The mean of changes and the difference between the two groups have also been presented in Table-2. Accordingly, no significant difference was found between the two groups regarding weight and BMI. However, a significant decrease was observed in WC after consumption of flaxseed oil compared to the control group (P=0.001).


The results of the present study showed no significant changes in weight and BMI after receiving flaxseed oil for 7 weeks. However, WC significantly reduced in the intervention group compared to the control group. Some studies have also found a relationship between WC and ALA.

For instance, Pourniazi et al. found a reverse association between receiving ALA and abdominal fat [15]. Also, another research revealed a reverse relationship between receiving fish and abdominal fat [16]. In obese individuals, the ALA provided from flaxseed contributed to a rise in EPA and DHA blood levels without the need to consume fish and seafood. It also prevented the increase in weight, BMI, and WC [11].

Most of the interventional studies on humans and animals have indicated that although flaxseed oil did not reduce weight significantly, it could prevent or reduce extra weight gain observed in the control group at the same time. In the present study, weight reduction was observed in both groups, which could result from the dietary advice and calorie adjustments.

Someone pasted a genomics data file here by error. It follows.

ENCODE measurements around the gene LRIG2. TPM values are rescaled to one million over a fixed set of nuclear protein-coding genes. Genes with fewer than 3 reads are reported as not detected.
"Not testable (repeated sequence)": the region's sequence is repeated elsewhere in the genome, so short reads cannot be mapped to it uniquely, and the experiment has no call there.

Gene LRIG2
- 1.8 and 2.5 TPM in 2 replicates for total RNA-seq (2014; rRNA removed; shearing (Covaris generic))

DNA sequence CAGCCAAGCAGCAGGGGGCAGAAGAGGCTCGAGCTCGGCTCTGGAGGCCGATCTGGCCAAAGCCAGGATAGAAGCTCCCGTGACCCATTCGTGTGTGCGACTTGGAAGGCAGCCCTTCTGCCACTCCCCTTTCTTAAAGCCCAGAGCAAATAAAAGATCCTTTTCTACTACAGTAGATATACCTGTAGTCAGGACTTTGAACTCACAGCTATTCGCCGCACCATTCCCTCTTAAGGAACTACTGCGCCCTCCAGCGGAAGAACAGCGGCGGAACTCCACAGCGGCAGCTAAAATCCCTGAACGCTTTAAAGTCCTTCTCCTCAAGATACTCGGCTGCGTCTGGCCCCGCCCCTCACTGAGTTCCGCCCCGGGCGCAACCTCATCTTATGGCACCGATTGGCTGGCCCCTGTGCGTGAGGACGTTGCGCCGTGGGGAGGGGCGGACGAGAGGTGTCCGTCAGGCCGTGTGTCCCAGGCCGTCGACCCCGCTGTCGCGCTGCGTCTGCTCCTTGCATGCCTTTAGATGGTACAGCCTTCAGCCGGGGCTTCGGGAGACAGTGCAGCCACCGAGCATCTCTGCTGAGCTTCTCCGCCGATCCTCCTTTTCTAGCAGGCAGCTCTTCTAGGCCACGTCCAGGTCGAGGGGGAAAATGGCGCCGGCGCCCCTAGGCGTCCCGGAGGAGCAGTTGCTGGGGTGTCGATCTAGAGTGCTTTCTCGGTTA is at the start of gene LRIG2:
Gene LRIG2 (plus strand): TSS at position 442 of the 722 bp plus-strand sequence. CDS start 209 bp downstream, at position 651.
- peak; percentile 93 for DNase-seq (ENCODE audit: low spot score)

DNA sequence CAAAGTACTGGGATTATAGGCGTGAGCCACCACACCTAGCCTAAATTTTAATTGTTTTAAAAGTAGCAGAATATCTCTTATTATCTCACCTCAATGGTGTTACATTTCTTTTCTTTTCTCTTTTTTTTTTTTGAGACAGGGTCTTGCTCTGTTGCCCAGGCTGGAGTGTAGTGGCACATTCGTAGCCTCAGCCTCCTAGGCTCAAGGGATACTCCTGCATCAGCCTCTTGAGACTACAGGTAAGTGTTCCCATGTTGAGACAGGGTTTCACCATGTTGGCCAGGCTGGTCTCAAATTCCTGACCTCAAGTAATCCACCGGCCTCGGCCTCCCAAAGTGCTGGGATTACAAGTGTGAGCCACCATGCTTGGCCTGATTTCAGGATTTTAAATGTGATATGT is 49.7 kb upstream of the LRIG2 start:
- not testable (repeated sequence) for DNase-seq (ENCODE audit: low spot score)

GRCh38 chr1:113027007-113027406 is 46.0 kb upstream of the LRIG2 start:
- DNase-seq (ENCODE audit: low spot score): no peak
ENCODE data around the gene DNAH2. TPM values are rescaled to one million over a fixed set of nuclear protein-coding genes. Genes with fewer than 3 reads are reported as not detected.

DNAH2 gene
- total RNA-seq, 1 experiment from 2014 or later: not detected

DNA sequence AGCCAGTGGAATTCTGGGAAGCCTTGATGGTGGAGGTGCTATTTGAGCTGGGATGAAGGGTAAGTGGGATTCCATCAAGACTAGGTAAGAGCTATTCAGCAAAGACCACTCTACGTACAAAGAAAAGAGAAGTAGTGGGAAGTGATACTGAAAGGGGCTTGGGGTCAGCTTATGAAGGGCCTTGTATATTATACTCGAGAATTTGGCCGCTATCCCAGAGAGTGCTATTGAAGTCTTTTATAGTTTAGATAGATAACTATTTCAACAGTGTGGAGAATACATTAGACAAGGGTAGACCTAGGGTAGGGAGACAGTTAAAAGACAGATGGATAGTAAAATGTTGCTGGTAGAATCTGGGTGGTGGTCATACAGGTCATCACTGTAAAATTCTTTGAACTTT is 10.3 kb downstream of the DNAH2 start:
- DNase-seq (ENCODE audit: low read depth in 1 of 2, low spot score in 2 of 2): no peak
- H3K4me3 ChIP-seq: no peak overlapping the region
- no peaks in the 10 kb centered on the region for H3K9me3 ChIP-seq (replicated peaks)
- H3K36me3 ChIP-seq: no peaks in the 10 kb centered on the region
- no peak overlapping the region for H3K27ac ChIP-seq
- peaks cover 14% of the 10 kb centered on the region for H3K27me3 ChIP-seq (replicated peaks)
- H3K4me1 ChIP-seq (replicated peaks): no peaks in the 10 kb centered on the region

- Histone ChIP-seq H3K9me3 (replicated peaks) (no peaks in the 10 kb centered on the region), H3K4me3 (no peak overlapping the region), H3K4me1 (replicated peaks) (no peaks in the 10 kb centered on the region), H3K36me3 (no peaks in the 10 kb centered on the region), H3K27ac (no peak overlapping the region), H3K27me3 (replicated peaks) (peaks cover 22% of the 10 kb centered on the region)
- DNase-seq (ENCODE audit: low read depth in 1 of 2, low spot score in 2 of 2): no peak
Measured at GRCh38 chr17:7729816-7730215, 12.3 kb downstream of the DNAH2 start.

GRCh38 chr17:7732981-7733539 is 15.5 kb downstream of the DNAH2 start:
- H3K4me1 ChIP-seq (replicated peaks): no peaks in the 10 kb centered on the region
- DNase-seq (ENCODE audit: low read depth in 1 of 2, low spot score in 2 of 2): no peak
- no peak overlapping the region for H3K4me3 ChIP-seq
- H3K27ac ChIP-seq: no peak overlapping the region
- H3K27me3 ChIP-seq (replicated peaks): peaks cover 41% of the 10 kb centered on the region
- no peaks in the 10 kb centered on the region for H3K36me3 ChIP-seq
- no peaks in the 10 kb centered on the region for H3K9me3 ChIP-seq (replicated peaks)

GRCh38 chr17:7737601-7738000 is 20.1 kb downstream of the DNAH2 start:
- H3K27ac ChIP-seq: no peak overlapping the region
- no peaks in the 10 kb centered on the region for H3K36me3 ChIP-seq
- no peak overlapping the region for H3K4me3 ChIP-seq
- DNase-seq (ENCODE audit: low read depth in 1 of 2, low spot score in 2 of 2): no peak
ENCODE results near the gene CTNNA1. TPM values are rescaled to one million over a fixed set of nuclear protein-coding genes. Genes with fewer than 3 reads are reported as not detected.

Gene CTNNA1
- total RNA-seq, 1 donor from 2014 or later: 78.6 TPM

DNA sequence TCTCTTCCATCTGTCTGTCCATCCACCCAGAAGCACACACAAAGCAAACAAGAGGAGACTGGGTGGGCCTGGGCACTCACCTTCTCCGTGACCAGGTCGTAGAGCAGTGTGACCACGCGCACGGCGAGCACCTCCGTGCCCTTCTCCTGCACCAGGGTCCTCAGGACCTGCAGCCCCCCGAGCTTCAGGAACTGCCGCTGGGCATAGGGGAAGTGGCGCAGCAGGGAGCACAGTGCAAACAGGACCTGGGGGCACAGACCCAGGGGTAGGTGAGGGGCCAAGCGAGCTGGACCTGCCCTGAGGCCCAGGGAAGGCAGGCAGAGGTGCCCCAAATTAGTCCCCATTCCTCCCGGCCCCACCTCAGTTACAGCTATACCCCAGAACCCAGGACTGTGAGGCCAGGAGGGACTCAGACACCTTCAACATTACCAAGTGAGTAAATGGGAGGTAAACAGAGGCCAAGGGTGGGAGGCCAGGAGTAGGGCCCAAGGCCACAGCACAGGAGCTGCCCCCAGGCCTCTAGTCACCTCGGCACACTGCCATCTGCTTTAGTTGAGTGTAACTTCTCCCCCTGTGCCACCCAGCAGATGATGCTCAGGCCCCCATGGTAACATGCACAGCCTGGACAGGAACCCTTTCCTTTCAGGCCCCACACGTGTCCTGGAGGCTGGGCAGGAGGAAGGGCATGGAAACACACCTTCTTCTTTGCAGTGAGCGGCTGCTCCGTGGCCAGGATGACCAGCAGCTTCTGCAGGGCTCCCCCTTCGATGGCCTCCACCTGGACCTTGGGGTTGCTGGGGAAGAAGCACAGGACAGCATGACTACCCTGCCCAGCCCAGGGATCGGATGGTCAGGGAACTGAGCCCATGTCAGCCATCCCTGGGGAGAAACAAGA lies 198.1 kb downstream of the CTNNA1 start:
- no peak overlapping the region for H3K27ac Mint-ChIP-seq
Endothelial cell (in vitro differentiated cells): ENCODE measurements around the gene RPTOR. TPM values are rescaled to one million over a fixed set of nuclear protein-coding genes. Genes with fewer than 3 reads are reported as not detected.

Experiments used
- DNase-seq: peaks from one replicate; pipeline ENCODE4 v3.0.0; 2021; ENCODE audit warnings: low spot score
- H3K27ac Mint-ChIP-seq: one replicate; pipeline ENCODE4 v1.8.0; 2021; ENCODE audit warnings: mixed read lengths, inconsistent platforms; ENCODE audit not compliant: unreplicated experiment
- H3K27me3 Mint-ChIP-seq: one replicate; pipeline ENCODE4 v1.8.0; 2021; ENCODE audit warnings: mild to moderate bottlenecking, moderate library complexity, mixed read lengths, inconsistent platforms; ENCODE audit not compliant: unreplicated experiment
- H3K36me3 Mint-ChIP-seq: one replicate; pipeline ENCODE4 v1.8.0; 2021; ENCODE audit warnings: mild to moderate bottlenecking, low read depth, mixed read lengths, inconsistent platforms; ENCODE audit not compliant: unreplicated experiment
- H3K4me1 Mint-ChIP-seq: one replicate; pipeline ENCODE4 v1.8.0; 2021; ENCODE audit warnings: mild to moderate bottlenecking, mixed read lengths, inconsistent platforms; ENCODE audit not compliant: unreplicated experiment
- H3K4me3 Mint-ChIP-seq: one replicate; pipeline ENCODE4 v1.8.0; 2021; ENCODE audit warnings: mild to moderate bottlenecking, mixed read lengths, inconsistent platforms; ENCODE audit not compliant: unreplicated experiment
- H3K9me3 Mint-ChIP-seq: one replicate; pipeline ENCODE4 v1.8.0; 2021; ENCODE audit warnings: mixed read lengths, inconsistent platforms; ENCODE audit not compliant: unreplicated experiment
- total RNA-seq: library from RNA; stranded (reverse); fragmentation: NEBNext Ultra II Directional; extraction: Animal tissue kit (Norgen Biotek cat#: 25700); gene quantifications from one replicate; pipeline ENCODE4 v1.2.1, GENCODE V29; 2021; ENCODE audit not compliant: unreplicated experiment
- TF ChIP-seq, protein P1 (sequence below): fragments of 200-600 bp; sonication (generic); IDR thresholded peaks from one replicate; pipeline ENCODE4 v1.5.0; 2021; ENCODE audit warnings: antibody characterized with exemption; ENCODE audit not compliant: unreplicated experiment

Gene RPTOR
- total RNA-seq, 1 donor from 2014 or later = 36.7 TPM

Prasad et al. conducted a study in 1997 and investigated 4 groups of rabbits: control group, flaxseed receiving group (7.5 gr/kg/day), one group with 1% cholesterol in their diet, and the last group receiving 1% cholesterol diet with 7.5 gr/kg/day flaxseed. Weight gains were equal in the control and 7.5 gr/kg/day flaxseed receiving groups. However, no weight gain was observed in the group receiving the hyper cholesterol diet and flaxseed. They suggested that receiving flaxseed could prevent the weight gain effect of the high cholesterol diet [17].

The findings of the study by Tint et al. (2011) revealed that after 90 days of receiving a low dose of flaxseed oil (1.2 g/day ALA), no rise was observed in BMI compared to the same period of consuming corn oil. Meanwhile, corn oil consumption led to an increment in BMI. Currently, no ALA-containing oils, such as canola or soybean oils, were consumed by their participants before the intervention and, consequently, ALA deficiency was possible in their study population [18]. Vijaimohan et al. (2006) also came to similar results and showed that increase in the fat portion of the diet resulted in an increase in weight. Nonetheless, significantly less extra weight gain was observed in the flaxseed oil group in comparison to the soybean oil group [19].Ennsa et al. (2014) found that in a high-fat diet, enrichment with MUFAs or PUFAs with different n-3 and n-6 contents or increase in receiving ALA might lead to slight changes in the parameters related to obesity, adipose tissues function, and inflammation. After the liver, adipose tissues are the main secondary center for fatty acid synthesis. In spite of the changes in the adipose tissues’ fatty acids contents following the changes in receiving dietary fatty acids contents, the diet indicated insignificant effects on adipose tissues function [12].

The PUFAs contribute to lipogenic gene expressions, such as fatty acid synthesis, but this contribution is specific to hepatocytes. The mechanism of action for PUFAs enriched diets, as a dietary intervention in fatty acid synthesis, has not been clarified and no changes were observed in mRNA fatty acid synthesis levels in fat cells. Despite no change in the function or volume of the fat tissue, the cell size might get minimized or change into a phenotype that can improve its function [12].